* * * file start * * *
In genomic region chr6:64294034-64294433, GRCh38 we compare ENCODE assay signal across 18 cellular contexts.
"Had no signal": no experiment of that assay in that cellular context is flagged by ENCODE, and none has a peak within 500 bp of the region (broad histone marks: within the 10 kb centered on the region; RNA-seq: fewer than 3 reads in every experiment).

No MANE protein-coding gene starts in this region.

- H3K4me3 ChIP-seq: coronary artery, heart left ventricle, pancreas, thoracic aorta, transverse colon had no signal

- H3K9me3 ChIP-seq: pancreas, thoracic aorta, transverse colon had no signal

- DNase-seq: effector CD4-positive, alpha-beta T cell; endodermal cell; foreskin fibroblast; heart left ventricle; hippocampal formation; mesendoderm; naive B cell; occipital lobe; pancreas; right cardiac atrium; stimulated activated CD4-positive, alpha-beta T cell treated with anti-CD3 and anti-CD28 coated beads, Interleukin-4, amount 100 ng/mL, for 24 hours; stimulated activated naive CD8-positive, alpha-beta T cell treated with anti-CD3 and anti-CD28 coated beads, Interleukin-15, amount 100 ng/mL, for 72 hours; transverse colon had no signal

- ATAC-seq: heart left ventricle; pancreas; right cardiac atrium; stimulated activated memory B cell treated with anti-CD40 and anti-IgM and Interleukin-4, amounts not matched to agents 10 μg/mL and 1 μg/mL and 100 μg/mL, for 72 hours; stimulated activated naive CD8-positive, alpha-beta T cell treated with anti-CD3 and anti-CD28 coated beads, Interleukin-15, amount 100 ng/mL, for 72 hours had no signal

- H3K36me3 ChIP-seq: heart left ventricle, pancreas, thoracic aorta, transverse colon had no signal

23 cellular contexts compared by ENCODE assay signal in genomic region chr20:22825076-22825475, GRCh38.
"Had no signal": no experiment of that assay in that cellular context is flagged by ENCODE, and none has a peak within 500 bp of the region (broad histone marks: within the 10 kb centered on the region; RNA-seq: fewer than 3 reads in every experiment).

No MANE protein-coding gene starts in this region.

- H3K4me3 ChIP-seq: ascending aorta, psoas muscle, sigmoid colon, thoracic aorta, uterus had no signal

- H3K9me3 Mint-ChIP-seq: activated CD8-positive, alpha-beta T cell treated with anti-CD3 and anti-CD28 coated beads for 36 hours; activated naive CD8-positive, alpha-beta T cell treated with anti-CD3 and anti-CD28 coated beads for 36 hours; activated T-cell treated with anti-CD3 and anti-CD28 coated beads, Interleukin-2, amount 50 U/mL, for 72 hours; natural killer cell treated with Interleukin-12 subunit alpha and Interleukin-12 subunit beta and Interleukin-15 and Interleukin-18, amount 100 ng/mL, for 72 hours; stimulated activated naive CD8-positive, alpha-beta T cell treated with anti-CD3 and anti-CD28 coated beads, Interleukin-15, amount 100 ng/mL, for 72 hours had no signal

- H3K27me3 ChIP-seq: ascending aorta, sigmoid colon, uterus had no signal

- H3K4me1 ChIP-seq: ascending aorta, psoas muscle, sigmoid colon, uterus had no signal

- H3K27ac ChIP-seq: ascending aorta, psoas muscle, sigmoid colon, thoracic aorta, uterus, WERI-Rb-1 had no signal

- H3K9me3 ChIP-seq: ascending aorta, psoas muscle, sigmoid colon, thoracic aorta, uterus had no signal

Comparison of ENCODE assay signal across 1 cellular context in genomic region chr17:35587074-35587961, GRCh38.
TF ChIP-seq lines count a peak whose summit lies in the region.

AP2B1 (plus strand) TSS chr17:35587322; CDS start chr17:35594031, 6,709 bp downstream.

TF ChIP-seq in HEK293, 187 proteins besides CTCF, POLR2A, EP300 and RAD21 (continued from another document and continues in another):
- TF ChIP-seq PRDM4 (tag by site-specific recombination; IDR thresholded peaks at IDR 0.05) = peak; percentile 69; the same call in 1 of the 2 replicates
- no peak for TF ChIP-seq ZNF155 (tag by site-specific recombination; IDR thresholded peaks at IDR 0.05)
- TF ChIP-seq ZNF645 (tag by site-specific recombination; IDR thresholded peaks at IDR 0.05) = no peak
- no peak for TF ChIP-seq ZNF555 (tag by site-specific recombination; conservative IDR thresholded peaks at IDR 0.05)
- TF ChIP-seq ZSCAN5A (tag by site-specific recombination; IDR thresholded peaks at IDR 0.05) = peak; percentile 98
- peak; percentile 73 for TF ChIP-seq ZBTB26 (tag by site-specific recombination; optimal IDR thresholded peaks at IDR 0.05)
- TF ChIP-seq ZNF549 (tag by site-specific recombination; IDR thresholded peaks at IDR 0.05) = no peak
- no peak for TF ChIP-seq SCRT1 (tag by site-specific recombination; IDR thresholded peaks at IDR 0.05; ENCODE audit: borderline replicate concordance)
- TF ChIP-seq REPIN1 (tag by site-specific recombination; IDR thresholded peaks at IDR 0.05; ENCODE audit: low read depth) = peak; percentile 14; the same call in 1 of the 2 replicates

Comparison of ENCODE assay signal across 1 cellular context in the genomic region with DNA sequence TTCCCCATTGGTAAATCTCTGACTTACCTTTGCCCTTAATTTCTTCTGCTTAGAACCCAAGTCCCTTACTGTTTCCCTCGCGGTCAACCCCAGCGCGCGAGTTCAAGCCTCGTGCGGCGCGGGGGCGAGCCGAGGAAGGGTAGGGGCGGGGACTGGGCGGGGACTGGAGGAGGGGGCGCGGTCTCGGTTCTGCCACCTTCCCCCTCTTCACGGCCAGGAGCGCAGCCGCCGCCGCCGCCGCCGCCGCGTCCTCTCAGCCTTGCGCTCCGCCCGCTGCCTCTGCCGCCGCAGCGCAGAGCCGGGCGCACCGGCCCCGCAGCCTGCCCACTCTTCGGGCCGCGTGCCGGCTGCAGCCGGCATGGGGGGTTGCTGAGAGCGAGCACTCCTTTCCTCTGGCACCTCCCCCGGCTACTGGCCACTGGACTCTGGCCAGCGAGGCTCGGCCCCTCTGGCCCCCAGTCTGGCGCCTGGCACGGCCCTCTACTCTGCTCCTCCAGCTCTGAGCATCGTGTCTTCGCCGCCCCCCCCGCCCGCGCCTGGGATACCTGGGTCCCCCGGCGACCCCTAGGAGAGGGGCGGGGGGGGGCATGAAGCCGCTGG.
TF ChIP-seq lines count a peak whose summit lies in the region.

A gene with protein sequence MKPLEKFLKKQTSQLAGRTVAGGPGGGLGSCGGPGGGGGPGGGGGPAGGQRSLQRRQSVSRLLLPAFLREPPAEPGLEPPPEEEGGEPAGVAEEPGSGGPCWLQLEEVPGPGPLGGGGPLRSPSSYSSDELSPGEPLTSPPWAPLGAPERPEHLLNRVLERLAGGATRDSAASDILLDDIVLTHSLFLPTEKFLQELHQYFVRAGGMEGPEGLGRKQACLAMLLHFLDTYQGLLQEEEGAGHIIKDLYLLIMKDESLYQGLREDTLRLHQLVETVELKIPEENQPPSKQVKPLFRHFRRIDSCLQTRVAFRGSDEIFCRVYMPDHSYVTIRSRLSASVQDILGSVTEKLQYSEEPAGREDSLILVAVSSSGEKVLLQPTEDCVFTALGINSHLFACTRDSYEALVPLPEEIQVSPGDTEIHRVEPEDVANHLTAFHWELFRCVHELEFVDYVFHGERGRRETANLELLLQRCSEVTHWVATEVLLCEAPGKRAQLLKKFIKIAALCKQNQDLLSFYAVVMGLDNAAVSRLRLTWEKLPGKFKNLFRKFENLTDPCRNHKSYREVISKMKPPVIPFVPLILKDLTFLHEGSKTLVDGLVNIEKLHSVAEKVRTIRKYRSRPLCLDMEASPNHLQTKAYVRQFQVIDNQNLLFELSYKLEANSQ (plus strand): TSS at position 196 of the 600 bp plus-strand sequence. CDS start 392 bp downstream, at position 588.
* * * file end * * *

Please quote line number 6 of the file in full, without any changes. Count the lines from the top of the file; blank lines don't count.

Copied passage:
- DNase-seq: effector CD4-positive, alpha-beta T cell; endodermal cell; foreskin fibroblast; heart left ventricle; hippocampal formation; mesendoderm; naive B cell; occipital lobe; pancreas; right cardiac atrium; stimulated activated CD4-positive, alpha-beta T cell treated with anti-CD3 and anti-CD28 coated beads, Interleukin-4, amount 100 ng/mL, for 24 hours; stimulated activated naive CD8-positive, alpha-beta T cell treated with anti-CD3 and anti-CD28 coated beads, Interleukin-15, amount 100 ng/mL, for 72 hours; transverse colon had no signal